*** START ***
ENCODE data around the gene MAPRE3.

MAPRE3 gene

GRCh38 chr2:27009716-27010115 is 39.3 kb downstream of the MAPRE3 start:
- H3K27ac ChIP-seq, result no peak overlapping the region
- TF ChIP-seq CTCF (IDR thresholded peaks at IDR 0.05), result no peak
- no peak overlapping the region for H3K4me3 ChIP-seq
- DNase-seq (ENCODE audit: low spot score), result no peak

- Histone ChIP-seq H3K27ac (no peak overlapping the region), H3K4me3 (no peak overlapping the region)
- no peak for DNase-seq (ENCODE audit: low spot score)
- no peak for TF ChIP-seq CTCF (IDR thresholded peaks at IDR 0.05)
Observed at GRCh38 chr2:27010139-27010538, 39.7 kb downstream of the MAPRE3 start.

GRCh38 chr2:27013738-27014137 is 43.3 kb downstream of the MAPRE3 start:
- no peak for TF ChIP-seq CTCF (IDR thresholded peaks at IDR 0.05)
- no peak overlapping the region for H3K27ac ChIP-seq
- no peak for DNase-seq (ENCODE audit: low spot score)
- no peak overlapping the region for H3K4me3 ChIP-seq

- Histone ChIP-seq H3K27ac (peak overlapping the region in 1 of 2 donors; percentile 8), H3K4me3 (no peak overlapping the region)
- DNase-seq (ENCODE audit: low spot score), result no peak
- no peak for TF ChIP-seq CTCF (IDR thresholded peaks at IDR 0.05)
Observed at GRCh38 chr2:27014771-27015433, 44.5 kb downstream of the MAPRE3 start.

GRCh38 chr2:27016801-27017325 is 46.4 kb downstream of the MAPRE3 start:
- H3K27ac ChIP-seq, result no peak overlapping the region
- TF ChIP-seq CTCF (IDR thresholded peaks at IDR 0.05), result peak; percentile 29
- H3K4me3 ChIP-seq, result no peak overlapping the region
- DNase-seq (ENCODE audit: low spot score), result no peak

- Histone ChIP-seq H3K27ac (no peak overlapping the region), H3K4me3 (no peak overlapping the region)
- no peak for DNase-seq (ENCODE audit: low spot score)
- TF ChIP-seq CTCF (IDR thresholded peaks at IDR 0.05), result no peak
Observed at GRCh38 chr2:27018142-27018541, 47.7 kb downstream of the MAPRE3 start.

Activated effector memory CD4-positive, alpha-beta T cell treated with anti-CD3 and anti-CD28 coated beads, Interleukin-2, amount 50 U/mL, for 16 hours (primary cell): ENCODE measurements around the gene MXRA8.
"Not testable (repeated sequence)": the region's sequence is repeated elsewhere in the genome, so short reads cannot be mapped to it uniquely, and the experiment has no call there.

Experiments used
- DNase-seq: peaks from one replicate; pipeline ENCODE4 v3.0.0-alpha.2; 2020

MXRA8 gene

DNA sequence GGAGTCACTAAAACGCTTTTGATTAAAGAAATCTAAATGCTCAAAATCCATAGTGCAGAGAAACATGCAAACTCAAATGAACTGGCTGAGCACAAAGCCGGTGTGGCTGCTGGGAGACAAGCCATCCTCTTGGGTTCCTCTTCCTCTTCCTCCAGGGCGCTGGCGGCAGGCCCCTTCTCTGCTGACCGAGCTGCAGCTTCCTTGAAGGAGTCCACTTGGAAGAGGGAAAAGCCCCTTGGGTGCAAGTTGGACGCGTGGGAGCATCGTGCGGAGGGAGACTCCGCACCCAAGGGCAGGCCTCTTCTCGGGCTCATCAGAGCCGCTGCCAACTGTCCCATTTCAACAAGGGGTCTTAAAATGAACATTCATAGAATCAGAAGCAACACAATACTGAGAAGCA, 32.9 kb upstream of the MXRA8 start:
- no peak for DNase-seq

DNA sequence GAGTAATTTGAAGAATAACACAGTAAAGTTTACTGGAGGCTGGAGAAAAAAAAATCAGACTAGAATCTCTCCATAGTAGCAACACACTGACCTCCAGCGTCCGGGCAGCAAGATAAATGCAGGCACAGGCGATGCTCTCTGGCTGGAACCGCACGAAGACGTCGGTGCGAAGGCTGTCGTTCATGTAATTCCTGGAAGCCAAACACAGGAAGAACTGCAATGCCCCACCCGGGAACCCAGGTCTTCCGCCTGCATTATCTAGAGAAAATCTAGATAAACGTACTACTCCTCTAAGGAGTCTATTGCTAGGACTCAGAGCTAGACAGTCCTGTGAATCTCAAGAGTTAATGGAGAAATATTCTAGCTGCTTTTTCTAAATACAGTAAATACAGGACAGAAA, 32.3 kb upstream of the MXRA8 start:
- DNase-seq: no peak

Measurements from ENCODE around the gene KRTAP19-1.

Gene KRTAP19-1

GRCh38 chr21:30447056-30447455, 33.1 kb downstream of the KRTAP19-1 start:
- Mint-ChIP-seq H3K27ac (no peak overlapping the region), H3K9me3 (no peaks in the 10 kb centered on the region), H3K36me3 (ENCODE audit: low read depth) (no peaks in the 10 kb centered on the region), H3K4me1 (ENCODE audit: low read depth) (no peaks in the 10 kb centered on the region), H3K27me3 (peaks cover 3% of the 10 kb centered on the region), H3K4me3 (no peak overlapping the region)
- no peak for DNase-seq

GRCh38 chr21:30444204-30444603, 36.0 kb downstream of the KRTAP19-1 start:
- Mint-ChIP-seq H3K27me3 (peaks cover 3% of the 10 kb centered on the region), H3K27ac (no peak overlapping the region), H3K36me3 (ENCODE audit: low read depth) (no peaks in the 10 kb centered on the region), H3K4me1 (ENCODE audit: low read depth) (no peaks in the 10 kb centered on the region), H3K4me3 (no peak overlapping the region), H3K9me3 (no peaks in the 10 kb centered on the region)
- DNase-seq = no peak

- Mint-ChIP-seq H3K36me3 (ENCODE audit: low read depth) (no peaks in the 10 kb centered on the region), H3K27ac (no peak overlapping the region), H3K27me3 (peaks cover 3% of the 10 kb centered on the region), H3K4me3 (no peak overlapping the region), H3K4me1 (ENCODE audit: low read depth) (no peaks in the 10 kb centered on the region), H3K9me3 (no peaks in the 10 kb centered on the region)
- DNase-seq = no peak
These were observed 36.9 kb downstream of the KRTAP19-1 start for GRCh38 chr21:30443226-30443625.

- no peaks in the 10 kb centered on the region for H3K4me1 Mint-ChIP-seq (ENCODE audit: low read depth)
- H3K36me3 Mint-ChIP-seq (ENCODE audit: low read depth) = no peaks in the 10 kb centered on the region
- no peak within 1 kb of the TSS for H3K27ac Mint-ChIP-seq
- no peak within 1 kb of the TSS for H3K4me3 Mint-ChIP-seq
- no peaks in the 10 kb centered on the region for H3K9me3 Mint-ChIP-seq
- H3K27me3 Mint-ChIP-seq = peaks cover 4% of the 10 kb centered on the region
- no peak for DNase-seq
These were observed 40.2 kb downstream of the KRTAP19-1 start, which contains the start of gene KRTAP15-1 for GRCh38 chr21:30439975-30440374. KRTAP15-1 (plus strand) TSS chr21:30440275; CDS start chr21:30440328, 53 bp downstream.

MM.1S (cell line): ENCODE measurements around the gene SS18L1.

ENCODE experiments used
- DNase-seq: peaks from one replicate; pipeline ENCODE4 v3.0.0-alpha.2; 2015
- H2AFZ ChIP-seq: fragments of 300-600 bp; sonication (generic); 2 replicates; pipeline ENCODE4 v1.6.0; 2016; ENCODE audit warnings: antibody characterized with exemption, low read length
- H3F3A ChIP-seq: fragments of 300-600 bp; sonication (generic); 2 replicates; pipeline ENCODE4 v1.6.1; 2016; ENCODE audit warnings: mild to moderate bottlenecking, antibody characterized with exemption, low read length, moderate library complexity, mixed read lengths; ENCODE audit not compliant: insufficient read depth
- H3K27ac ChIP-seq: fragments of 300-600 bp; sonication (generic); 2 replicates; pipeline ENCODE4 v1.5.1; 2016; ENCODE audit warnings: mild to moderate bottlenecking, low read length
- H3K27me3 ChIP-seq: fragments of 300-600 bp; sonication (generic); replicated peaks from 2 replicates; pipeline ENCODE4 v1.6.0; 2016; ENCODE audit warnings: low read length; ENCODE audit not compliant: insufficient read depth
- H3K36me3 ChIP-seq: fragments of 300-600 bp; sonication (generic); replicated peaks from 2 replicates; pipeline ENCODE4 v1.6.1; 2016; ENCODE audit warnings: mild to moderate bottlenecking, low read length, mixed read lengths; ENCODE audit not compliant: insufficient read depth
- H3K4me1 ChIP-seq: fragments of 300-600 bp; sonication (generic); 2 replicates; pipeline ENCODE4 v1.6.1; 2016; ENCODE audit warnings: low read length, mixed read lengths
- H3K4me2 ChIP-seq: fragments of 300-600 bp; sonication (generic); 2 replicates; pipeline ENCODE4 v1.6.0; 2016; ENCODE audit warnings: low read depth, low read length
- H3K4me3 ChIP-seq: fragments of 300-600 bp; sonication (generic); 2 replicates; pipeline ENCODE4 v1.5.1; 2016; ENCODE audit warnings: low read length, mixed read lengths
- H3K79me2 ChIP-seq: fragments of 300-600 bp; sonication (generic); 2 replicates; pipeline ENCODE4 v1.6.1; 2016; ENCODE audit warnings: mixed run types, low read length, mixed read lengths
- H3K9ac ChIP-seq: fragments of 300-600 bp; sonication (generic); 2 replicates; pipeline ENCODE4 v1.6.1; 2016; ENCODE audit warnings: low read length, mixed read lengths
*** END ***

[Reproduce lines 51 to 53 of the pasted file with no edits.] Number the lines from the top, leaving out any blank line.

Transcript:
- H3K36me3 Mint-ChIP-seq (ENCODE audit: low read depth) = no peaks in the 10 kb centered on the region
- no peak within 1 kb of the TSS for H3K27ac Mint-ChIP-seq
- no peak within 1 kb of the TSS for H3K4me3 Mint-ChIP-seq